“This course is incredibly dangerous, not just due to the terrain but the potential for lightning, rock slides, and other severe hazards that could severely injure you or even worse.” – Dick Vincent, RD
This year was my third time in Escarpment Trail Race. I missed it last year since I was on the road trip to Colorado. And as usual, it was raining again. Probably it was me, not the weather fault. Probably 8 of 10 races that I ran this year were raining. But on the other hand, we had sans lightning. Also, this was the 40th Escarpment Trail Race, yeah older than me.
I drove to the North-South Lake campground a bit early, and took a nap in the parking lot for a few minutes. I barely got asleep the night before since there was a dinner party in the house. North-South Lake campground was the finish line location, so we took the bus to the starting line. I decided to go with my Orange Mud single barrel vest, so I could have a Tailwind cocktail for the whole race, and also there would be a storage for my wind/rain shell.
When I got into the starting line, as always I met the same suspects from any races in Northeast. The Mountain Peak Fitness/ RNR team, fellow runners from TWA, some runners from Manitou Revenge and a couple from Trans Rockies Run.
I started with the wave 9 group, since I came out into this race with very low expectation. This should be my last training race before UTMB, so I was not planning to racing it. Also since the race was pretty technical, plus it had 8000 feet elevation gain in 18 miles, so it would definitely slow me down and would be extra cautious. Got injury a month before my big race was definitely not part of my plan. The race had to use wave system since the state park requested to maintain 15 people only per section. It was not really bad, it was only 5 minutes different between the waves, which gave me extra 40 minutes to be anxious after the first wave (mountain goats) started. Not like I would try to chase them anyway. The first wave was for the male elite, and the second wave was for the female elites.
Under a rain and cold temperature, I stood at the starting line with Clinton. I had run with him before, and funny enough, it was on the Escarpment Trail section at Manitou. Somehow we chatted about weather proof laptop and heat reader add-on for iPhone, not sure why, but you know we always talking random stuffs on the trail.
Finally we got a green light to go. I started pretty easy just jogging on my way, following the other 2 runners in front of me, crossing a few new bridges on the trail. Then the trail started to have a little ascent when I started to pick up the other runners. Not sure what, I just felt great that morning, I could feel a little work out from the hill, but I did not feel tired. Maybe training in Sandia mountain for a few days gave me some edge. On the other hand, despite I had eaten 2 bagels this morning, I felt super hungry the whole morning. This race was a mountain race in a very remote area, to have an aid station throughout the race, the volunteer had to haul up all the water and the food, plus the gears. That meant the aid stations were pretty much had a very limited varieties and supply. So, I would not have any real food until I got into the finish line. I guess the hunger made me very focus on the race to keep moving and finished as soon as I could.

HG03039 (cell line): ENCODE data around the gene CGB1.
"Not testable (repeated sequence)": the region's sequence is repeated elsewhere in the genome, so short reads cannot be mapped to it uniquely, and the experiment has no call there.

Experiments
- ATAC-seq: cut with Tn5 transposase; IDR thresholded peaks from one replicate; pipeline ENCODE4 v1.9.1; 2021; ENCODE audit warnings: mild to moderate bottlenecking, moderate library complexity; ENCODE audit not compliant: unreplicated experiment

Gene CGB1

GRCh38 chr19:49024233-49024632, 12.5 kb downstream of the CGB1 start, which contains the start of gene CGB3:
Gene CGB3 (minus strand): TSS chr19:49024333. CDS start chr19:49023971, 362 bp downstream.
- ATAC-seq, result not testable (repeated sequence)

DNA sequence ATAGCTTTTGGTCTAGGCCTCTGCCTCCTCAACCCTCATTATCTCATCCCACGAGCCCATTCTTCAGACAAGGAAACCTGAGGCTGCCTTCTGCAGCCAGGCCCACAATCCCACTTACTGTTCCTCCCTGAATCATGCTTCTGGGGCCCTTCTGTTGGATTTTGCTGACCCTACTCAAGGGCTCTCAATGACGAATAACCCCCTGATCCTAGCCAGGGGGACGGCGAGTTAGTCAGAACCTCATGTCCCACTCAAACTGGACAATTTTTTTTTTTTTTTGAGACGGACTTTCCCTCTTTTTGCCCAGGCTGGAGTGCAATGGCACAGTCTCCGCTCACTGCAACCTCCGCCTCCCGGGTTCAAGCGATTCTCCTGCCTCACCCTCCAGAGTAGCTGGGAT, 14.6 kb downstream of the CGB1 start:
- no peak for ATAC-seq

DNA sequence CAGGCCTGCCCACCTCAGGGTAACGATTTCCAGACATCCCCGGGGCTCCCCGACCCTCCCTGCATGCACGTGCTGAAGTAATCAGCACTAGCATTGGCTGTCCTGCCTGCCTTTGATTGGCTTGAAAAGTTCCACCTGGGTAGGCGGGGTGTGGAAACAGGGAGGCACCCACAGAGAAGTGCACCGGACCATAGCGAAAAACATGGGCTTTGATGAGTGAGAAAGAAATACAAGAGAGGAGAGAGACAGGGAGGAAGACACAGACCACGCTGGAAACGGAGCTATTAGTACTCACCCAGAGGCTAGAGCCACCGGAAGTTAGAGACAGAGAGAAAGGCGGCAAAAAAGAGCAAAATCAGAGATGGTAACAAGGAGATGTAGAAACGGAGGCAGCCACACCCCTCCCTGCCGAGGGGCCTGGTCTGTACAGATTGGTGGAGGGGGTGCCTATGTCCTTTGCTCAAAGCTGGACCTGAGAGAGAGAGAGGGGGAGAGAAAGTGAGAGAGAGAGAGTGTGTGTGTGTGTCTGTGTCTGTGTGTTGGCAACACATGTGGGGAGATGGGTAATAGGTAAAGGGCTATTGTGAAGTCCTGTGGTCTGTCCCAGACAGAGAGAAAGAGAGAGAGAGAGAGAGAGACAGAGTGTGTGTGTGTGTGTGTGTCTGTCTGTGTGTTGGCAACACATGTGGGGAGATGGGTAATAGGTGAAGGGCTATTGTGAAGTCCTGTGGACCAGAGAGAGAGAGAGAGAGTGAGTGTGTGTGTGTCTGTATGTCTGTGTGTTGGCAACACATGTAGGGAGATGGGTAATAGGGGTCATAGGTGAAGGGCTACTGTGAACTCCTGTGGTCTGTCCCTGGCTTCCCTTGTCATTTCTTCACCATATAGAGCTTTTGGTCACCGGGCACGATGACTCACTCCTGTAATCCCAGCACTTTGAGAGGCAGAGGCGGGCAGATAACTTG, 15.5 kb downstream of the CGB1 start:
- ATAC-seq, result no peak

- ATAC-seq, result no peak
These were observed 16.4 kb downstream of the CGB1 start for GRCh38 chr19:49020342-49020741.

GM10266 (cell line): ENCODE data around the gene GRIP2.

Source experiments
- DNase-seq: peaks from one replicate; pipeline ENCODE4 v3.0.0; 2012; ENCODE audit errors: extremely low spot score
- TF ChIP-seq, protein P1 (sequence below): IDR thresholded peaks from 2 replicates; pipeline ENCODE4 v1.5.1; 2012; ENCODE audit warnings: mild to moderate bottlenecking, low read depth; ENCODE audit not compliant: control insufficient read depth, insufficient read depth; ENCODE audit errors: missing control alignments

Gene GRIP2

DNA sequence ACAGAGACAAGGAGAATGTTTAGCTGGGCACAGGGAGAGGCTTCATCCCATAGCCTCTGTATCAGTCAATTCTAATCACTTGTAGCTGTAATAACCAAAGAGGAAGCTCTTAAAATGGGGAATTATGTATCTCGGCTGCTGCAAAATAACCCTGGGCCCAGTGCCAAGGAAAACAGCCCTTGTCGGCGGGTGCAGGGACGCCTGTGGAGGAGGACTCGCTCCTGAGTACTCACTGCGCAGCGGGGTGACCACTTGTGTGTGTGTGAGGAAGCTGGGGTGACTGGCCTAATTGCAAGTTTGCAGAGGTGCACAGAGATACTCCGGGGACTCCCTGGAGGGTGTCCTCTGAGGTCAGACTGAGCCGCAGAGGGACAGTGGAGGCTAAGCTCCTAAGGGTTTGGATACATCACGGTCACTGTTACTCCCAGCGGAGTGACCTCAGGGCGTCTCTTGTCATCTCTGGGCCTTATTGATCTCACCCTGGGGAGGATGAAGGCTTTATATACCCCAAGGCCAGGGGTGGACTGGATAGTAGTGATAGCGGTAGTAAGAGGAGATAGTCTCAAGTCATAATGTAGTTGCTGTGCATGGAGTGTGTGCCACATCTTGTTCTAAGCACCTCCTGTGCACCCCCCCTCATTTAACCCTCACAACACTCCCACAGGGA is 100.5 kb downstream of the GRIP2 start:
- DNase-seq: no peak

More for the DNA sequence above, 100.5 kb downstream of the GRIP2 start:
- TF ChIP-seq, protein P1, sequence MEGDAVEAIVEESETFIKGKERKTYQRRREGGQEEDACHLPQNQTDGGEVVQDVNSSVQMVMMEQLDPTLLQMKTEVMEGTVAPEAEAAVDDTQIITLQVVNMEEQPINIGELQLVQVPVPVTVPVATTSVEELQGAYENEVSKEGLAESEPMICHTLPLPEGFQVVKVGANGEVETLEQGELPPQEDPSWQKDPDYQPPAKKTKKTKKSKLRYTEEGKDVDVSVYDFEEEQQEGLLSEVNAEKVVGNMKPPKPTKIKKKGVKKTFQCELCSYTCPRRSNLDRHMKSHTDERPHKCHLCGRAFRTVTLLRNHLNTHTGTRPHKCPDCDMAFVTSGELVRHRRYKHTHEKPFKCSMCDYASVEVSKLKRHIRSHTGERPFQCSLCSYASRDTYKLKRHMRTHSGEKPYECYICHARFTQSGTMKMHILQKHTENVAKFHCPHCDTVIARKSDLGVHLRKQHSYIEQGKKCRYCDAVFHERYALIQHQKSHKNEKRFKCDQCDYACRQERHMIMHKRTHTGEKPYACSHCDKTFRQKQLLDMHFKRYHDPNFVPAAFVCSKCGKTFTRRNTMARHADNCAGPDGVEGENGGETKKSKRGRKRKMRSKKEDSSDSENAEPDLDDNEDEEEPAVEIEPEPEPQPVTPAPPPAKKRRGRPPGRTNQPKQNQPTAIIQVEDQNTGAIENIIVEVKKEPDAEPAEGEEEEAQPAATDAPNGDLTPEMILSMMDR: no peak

Pretty quick I started to run by myself, which was a good thing where I could decide my own pace. I could push myself when I felt comfortable, and fast hiked it when I felt too close to die. There was a junction with multi-direction signs, this was new, which I did not remember this from previous runs. I followed the Escarpment Trail sign that went to the right and going uphill. Actually the first couple of miles was pretty runable. But I still had to be mindful, I could break my ankle or just fell and kissed a rock if I became careless.
Uphill Was The Loyal Companion
On the first steep rocky hike I met up with Jenney and Adam, the couple that I met at Trans Rockies 2015, who also ran in the Manitou Revenge. Jenney was still wearing Vibram Five Fingers like she did in Manitou, not sure how she did it in these unforgiving rocky trails. I told them that I needed to move onward, the dragon in my stomach was pretty grumpy and growling loud. Soon I started to run through a mosaic of roots that were sewn one over the other, before I started to hike the Windham Highpeak point. The hike was not as bad as I remembered, in a weird way, I could do jogging more than I thought. And soon I got into the first aid station at the peak, where I just grabbed water and kept going. The next section was a short steep downhill, which the first technical downhill that was a good warming up for these jelly legs from the uphill. After I got down to the valley the course became a rolling hill. The trail was kinda flat as a topography-wise, but the rocks were just like lego parts in kindergarten play room. But I was able to keep my steady pace yet very careful not to twisted my ankle. On the second downhill, somehow I tripped on the flattest section of the race course just in front of the Acra Point aid station, for no reason. Nothing bad, so I got up, grab a cup of water and kept going. One of the volunteers, I think it was Cory, told me that I spent too long in the aid station (sarcastic). Then I continued to one of the biggest climb to the second peak, Blackhead Mountain. In this race, poles were prohibited, so I tried something new. Instead of put my hands over my quads to give extra push, I left them on my side for the swings, and helped me to give momentum to start running or jogging at the end of the hill. I guessed that what helped me to keep catching up with the runners from earlier waves. I was probably not run faster than them, probably slower, but I could keep momentum in the hike and started jog right away. Also I had a constant pace on the “flat”, even on the technical rocky trail, which I think it made a big difference. As the course getting steeper and more technical, I found more boulders to climb and probably there was one or two high walls that twice taller than me. Tho it was intimidating, but when I suck it up and dragged my buttocks to the top, it was not that bad. There I found the top of Blackhead mountain, where there were water cups along the peak’s ridges, arranged by the volunteers.